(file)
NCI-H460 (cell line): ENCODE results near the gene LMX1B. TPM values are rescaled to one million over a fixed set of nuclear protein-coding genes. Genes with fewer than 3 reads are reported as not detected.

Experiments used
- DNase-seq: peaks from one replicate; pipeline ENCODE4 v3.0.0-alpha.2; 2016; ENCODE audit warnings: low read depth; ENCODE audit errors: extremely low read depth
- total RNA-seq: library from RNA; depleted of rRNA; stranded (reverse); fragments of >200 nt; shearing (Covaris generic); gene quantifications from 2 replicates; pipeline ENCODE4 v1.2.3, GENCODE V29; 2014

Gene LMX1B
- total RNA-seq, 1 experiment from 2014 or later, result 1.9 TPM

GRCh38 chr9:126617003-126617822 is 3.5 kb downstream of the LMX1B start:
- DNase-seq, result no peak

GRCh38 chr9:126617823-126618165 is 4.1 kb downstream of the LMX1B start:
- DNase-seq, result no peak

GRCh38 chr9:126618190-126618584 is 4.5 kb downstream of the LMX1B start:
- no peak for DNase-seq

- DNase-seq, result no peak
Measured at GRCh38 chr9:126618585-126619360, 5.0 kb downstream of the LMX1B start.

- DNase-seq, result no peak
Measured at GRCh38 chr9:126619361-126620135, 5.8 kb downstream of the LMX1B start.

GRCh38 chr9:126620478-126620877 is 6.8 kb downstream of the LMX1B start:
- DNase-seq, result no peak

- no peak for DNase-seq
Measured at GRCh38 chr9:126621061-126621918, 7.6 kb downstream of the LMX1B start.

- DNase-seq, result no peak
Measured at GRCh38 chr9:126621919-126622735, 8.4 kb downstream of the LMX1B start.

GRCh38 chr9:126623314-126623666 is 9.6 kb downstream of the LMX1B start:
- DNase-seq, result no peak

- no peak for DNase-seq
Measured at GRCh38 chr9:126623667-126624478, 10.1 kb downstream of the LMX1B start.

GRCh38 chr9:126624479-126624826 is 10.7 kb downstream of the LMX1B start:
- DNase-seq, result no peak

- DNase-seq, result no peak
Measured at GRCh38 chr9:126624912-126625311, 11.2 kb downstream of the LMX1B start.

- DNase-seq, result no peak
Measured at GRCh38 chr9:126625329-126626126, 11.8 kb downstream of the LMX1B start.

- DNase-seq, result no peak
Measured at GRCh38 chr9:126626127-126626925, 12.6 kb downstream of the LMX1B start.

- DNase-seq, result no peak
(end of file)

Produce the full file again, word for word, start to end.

NCI-H460 (cell line): ENCODE results near the gene LMX1B. TPM values are rescaled to one million over a fixed set of nuclear protein-coding genes. Genes with fewer than 3 reads are reported as not detected.

Experiments used
- DNase-seq: peaks from one replicate; pipeline ENCODE4 v3.0.0-alpha.2; 2016; ENCODE audit warnings: low read depth; ENCODE audit errors: extremely low read depth
- total RNA-seq: library from RNA; depleted of rRNA; stranded (reverse); fragments of >200 nt; shearing (Covaris generic); gene quantifications from 2 replicates; pipeline ENCODE4 v1.2.3, GENCODE V29; 2014

Gene LMX1B
- total RNA-seq, 1 experiment from 2014 or later, result 1.9 TPM

GRCh38 chr9:126617003-126617822 is 3.5 kb downstream of the LMX1B start:
- DNase-seq, result no peak

GRCh38 chr9:126617823-126618165 is 4.1 kb downstream of the LMX1B start:
- DNase-seq, result no peak

GRCh38 chr9:126618190-126618584 is 4.5 kb downstream of the LMX1B start:
- no peak for DNase-seq

- DNase-seq, result no peak
Measured at GRCh38 chr9:126618585-126619360, 5.0 kb downstream of the LMX1B start.

- DNase-seq, result no peak
Measured at GRCh38 chr9:126619361-126620135, 5.8 kb downstream of the LMX1B start.

GRCh38 chr9:126620478-126620877 is 6.8 kb downstream of the LMX1B start:
- DNase-seq, result no peak

- no peak for DNase-seq
Measured at GRCh38 chr9:126621061-126621918, 7.6 kb downstream of the LMX1B start.

- DNase-seq, result no peak
Measured at GRCh38 chr9:126621919-126622735, 8.4 kb downstream of the LMX1B start.

GRCh38 chr9:126623314-126623666 is 9.6 kb downstream of the LMX1B start:
- DNase-seq, result no peak

- no peak for DNase-seq
Measured at GRCh38 chr9:126623667-126624478, 10.1 kb downstream of the LMX1B start.

GRCh38 chr9:126624479-126624826 is 10.7 kb downstream of the LMX1B start:
- DNase-seq, result no peak

- DNase-seq, result no peak
Measured at GRCh38 chr9:126624912-126625311, 11.2 kb downstream of the LMX1B start.

- DNase-seq, result no peak
Measured at GRCh38 chr9:126625329-126626126, 11.8 kb downstream of the LMX1B start.

- DNase-seq, result no peak
Measured at GRCh38 chr9:126626127-126626925, 12.6 kb downstream of the LMX1B start.

- DNase-seq, result no peak